By TODD STONE
MLA, Kamloops-South Thompson
WHILE COVID-19 HAS POSED a very serious public health risk, we have also watched it become a considerable threat to people’s livelihoods.
To address the financial hardships brought on by this pandemic, the province has introduced several measures to support British Columbians through these difficult times. Included among these measures is the new temporary rental supplement, announced by the government on March 25.
Support for renters and landlords is certainly a necessary step to provide relief, but it is becoming clear to many British Columbians — including the Official Opposition caucus who are hearing from countless constituents — that the temporary rental supplement falls short.
It is overly restrictive, the application process is complicated and time-consuming, and it provides less support than what was expected by renters.
Because of its strict eligibility requirements, many people who genuinely need the rent support will not qualify. Most problematic is the condition that an applicant’s income from the previous year is used to decide whether they qualify for the supplement — even if they have subsequently lost their job as a result of COVID-19.
This means that despite being without a job today, they are out of luck to receive any support from this program because they had a job in 2019 earning more than the maximum household income permitted to receive this financial assistance. It makes no sense to structure a support that cannot be accessed by many British Columbian renters who find themselves in financial distress without a job, all because of COVID-19.
Additionally, many renters are expressing frustration with what appears to be an overly complicated and time-consuming application process. Our caucus has heard from many people across the province who have had difficulty applying for the temporary rental supplement through the online multi-step process that requires extensive documentation.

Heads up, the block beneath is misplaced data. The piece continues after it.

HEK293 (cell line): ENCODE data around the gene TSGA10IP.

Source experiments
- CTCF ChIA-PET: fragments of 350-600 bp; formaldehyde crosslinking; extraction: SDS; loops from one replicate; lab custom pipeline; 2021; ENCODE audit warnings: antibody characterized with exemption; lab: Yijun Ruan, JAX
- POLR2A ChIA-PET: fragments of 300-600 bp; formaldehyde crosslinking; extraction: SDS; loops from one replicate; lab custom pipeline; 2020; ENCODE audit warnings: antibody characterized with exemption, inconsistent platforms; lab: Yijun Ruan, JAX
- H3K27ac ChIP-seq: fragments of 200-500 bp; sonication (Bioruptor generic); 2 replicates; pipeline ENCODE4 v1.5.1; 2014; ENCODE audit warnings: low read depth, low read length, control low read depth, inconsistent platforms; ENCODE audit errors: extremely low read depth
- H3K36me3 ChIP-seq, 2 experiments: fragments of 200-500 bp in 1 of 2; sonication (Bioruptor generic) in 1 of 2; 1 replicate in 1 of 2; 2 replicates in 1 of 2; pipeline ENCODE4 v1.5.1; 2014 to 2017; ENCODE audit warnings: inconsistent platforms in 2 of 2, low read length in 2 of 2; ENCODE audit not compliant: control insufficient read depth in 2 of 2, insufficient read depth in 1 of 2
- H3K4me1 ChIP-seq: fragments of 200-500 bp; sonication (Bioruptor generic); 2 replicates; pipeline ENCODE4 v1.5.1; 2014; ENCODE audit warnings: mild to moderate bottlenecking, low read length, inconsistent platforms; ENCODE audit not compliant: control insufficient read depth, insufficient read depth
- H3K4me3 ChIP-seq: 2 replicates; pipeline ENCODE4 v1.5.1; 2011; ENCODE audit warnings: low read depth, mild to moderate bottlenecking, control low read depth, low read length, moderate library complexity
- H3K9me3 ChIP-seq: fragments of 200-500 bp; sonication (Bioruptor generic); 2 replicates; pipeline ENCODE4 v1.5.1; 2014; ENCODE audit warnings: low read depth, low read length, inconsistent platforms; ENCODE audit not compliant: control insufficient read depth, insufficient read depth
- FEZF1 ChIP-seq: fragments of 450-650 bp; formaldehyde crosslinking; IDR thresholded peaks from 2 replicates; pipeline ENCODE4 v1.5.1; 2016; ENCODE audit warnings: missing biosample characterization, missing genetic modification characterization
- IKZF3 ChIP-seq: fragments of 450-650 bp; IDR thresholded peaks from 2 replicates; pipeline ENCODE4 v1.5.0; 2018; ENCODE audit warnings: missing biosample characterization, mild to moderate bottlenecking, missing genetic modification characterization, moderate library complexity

Once applicants are successful in tracking down all of the necessary information, many have then had to wait days for an update on their application. Some applicants — many of whom do not have access to the internet — have called the toll free number only to then be told that a paper application would be mailed to them.
Others have encountered ongoing busy signals, with many also saying their call was dropped. This is not how to ensure financial supports are quickly and reliably received by the British Columbians who need them.
This experience stands in stark contrast to the federal government’s Canada Emergency Response Benefit (CERB), which has an application process consisting of four simple questions that take all of two minutes to answer. If people have already qualified for this monthly $2,000 CERB support from the federal government, why do they need to jump through more hoops for less money from the province?
All of this is on top of the fact that the temporary rental supplement appears to have been watered down, providing less support than what was expected by renters when it was first announced. Originally, renters were led to expect they would receive a $500 monthly benefit, however, the actual amount available to households with no dependents is now only $300 per month, with $500 per month going to households with dependents.
Furthermore, based on the current rules, two roommates can each apply, receiving $600 total per month for their ‘household’, while a family of four is only eligible for $500 per month.
Adding to the confusion is that there is still widespread uncertainty among many renters about whether they even have to pay their rent during the COVID-19 crisis. This puts even more people at risk of being unable to make ends meet as many landlords are individual ‘mom and pop’ owners, not large companies. Landlords worrying about being able to make their own mortgage payments need the provincial government to make a strong statement that those who can pay their rent must pay.
It is abundantly clear that while this temporary rental supplement program has good intentions, its design was poorly thought out and its implementation is highly flawed. People need the provincial government to respond with financial supports that are accessible to those who need them, easy to access, and appropriate in scale to this crisis.
We know that programs like these can be streamlined; we saw the federal government reform a complicated system of Employment Insurance benefits in just over a week, replacing it with a quick and easy online application. Now it’s time for the provincial government to do the same with the temporary rental supplement here in B.C.
Todd Stone is the MLA for Kamloops-South Thompson.